At yesterday’s funeral I invited people in the audience to have their say after they’d listened to tributes from the family. I tried to make it easy. I gave them time to think about it in advance, acknowledged that speaking in public is hard, invited them to speak from where they were sitting and reminded them that the only thing that mattered was getting it right for their dead friend.
Hardly anyone spoke. I had made an elementary error: I had supposed that their primary medium for expression is words.
Like many secular celebrants, I set great store by words. For me, they say it all. I also know that they often come over as so much blah-blah-blah – and that that may not necessarily be a bad thing. Blah can be just what people need so long as it is served soothingly warm – ask any Anglican vicar. “Death is nothing at all…” is warm blah. So is “Do not stand at my grave and weep”. To me, they’re blurry and worthless – but that’s my private problem.
For those times when words are likely to fall short, there are eloquent alternatives. There’s
· saying by doing.
· saying by doing nothing
I remember planning a funeral with a family, fruitlessly trying to get them to tell me about their dead mum. Very little came until they explained that, as a family, talking was something they just didn’t do. Words, to them, were just so much blather. After some thought, I suggested lighting candles. They weren’t at all the sort of people who like lighting candles, I reckoned, but they leapt at the idea.
On the day of the funeral, I set up my stand, lit a tall candle in the centre and called people forward to light a satellite tealight. Normally, only a few come. On this occasion, everyone did – maybe thirty of them. The array of flames looked very pretty beside the coffin, where they spoke more eloquently than words.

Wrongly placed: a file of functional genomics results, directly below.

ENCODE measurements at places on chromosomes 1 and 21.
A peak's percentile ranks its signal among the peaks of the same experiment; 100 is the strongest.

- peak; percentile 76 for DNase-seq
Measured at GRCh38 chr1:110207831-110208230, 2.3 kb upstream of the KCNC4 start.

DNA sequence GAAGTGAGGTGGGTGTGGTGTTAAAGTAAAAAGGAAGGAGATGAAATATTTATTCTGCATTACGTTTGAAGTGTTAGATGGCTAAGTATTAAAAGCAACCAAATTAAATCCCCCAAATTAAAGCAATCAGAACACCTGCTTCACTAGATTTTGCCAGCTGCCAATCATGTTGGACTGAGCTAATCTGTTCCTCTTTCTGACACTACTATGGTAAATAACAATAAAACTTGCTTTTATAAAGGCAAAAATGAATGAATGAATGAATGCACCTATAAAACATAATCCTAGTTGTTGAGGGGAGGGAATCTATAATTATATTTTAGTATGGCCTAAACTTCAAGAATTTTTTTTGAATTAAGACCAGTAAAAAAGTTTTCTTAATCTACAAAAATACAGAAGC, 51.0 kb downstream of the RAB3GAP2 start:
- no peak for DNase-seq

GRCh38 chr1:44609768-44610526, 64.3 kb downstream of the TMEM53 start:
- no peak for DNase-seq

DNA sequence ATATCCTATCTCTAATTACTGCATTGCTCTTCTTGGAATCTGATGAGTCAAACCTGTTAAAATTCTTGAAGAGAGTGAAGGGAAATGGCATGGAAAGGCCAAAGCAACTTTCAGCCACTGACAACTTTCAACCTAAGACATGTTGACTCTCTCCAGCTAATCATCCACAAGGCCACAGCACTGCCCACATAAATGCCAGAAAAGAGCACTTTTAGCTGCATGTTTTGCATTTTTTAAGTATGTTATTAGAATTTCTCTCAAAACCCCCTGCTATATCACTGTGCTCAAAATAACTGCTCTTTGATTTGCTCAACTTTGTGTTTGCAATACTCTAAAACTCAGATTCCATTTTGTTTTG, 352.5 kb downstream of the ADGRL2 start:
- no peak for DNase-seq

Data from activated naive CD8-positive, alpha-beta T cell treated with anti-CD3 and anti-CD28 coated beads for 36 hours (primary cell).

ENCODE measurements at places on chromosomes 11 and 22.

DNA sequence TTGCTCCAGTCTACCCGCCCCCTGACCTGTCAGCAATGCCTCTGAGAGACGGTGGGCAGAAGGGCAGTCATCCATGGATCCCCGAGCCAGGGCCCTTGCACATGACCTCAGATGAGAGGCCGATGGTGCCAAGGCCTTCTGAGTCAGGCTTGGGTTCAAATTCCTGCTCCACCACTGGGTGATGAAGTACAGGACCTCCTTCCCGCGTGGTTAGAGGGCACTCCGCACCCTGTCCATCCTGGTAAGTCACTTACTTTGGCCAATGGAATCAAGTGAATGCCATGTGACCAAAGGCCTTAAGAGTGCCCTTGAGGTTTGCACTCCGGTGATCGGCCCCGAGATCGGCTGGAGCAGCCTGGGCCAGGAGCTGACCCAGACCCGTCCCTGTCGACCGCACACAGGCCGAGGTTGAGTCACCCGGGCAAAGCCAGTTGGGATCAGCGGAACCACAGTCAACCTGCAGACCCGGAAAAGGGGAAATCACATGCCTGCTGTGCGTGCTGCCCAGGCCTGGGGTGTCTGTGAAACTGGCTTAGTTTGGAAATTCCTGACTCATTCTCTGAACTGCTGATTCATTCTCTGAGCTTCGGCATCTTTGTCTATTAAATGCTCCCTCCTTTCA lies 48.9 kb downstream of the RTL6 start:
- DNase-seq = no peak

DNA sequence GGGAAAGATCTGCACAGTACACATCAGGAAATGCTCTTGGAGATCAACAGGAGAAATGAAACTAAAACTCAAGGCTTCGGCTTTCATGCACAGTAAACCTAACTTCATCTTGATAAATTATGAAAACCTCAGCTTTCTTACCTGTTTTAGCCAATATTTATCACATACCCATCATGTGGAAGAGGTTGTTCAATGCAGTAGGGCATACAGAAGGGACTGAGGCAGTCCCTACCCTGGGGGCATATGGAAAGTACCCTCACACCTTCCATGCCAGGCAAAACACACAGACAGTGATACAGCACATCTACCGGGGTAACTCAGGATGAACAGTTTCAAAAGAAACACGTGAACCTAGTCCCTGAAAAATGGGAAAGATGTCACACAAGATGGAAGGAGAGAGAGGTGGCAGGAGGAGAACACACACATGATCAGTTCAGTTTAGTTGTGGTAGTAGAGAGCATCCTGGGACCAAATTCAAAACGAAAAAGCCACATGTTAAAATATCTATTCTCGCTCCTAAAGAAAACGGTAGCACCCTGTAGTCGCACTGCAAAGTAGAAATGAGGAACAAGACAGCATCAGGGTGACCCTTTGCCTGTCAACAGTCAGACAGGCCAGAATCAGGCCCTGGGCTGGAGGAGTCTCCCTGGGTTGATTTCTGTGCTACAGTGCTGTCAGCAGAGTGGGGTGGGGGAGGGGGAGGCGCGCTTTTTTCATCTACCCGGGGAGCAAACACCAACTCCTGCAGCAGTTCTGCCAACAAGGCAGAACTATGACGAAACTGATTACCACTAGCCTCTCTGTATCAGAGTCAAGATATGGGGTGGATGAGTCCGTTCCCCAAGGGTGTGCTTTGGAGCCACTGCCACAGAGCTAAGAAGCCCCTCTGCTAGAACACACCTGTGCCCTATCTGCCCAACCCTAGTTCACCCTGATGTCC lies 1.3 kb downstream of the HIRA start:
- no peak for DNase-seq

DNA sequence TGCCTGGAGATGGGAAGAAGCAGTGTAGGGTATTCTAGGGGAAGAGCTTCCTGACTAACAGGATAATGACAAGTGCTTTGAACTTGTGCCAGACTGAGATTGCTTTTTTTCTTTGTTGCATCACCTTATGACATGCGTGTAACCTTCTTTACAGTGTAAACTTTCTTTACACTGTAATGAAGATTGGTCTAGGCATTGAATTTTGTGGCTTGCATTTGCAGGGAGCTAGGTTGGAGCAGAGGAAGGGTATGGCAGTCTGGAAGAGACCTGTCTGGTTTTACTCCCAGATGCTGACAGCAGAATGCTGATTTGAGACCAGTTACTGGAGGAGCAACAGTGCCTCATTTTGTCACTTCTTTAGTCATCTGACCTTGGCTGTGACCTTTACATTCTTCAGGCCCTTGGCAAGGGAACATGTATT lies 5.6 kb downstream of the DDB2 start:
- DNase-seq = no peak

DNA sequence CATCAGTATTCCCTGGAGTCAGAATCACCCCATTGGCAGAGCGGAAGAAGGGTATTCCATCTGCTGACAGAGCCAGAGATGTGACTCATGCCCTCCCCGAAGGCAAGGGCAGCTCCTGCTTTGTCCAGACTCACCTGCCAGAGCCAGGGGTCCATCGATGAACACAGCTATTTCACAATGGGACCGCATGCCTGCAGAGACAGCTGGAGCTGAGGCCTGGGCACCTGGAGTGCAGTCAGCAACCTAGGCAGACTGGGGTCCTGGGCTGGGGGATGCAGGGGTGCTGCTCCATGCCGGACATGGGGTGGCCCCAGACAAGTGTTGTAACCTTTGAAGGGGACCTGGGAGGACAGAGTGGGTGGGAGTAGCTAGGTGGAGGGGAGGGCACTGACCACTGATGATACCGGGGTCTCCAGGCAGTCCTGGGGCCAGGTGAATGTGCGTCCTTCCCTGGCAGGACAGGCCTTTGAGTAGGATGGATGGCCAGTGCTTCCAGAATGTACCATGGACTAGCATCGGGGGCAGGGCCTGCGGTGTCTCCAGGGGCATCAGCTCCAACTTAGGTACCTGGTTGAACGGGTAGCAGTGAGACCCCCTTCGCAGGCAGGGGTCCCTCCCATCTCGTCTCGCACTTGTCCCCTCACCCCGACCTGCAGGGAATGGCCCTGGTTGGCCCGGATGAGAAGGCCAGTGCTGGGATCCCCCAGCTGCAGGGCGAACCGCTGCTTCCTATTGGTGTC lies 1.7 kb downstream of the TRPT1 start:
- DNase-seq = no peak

Later in the ceremony, as I recited the solemn words of the committal, I heard a loud, alarming clunk, followed by chuckling in the audience. Afterwards, I discovered what had happened. The heat given off by the massed tealights had toppled the tall candle in their midst. Near-disaster for me but, for those there, the memorable, hilarious highlight of the funeral. It was typical, they said, of their mother to do that.
Words are unlikely ever to court disaster so long as they have been checked for precision and cleansed of ambiguity. Saying by doing, though, can be tragic-comically perilous. I’m thinking of the deplorable incident of the dove (symbolic of the soul of the dead person) which, when released, flew inside the crematorium for warmth, could not be chivvied out, and had to be shot. I’m thinking of another dove which, when released, was all at once attacked by a sparrow hawk. As the horrified mourners gazed up, bloody feathers fluttered down on them. I am thinking of the balloon which settled, miles and miles away, in the horns of a £50,000 prize bull. Enraged, the bull burst its fence, charged into a road, was hit by a car and had to be destroyed. These are all true stories.
A piece of music can be eloquent, but only when it is exclusively associated with the dead person. Music so often fails to be effective because those listening to it have their own, private relationship with it.
Dance could be eloquent, but mostly not in embarrassable Britain. Hippy-dippy. Toe-curling.
“It’s amazing / How you can speak / Right to my heart / Without saying a word” sings Ronan Keating. Silence can be defined as saying by doing nothing at all. Quakers do this very expertly, but hardly anyone else. If you invite people to sit in silence and contemplate, all they’ll do is wait. To remedy this, the custom is to fill the silence with music and invite people to do two things at once: think and listen. Doesn’t work. They still mostly wait.
Presently, funerals give the eyes little to do. Innovation is afoot. We now have Colourful Coffins, which I love. On its way, with us soon, is the multimedia review/celebration of the dead person’s life – words, music, slideshow, film clips. Louise Harris is doing pioneering work at Sentiment Productions. See her work here. I believe that the multimedia presentation is going to have a transformative effect on the way we do funerals once crems and other venues have installed screens, projectors and sound systems. I can’t wait.
Back in the here and now, I am chewing over the second lesson I learned from my mute mourners. I had wholly overlooked the fact that they had already done the most eloquent thing they could do for their dead friend. It was this: at some inconvenience to themselves they had made the effort to come to his funeral.
All the bells and all the whistles in all the world cannot speak more meaningfully than simply being there.